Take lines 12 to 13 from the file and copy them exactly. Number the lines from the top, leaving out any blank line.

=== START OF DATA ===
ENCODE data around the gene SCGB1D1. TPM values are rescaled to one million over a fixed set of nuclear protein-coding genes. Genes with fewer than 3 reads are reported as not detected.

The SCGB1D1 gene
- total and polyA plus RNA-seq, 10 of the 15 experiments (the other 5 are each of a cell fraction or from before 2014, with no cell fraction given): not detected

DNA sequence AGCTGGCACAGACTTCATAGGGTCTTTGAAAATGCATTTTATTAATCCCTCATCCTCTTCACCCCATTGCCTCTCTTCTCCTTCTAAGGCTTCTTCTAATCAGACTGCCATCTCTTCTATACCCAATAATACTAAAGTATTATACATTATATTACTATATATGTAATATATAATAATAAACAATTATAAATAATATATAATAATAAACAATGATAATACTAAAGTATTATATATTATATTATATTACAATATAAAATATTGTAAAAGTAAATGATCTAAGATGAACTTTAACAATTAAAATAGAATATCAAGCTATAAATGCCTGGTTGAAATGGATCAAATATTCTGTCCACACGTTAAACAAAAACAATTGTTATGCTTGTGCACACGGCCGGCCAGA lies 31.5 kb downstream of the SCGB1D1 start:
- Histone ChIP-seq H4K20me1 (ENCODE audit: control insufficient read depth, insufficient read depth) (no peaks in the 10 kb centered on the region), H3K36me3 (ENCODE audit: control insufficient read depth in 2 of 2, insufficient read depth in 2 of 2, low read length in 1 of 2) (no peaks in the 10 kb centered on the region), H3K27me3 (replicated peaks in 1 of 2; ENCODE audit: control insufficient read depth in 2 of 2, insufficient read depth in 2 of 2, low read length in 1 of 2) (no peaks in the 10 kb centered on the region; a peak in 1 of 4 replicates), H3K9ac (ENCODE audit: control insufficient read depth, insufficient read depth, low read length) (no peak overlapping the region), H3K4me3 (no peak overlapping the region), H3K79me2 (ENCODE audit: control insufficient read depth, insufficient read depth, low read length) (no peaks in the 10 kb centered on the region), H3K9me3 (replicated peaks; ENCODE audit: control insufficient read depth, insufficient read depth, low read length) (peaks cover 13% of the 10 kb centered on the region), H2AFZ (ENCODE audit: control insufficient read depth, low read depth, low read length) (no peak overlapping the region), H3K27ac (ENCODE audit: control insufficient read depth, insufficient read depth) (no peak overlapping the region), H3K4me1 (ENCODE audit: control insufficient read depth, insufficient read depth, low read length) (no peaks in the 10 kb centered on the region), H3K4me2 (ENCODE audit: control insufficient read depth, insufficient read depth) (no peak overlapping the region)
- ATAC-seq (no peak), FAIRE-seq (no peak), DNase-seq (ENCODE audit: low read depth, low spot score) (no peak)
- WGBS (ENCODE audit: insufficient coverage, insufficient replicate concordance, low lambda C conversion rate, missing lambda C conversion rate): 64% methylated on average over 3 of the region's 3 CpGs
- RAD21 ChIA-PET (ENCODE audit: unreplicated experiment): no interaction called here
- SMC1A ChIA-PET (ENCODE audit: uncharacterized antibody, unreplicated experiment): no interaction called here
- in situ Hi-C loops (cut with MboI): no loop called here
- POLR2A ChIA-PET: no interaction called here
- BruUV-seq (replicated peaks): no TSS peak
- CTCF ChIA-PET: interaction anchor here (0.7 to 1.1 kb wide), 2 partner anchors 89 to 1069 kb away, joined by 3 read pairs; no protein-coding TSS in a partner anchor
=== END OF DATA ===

- BruUV-seq (replicated peaks): no TSS peak
- CTCF ChIA-PET: interaction anchor here (0.7 to 1.1 kb wide), 2 partner anchors 89 to 1069 kb away, joined by 3 read pairs; no protein-coding TSS in a partner anchor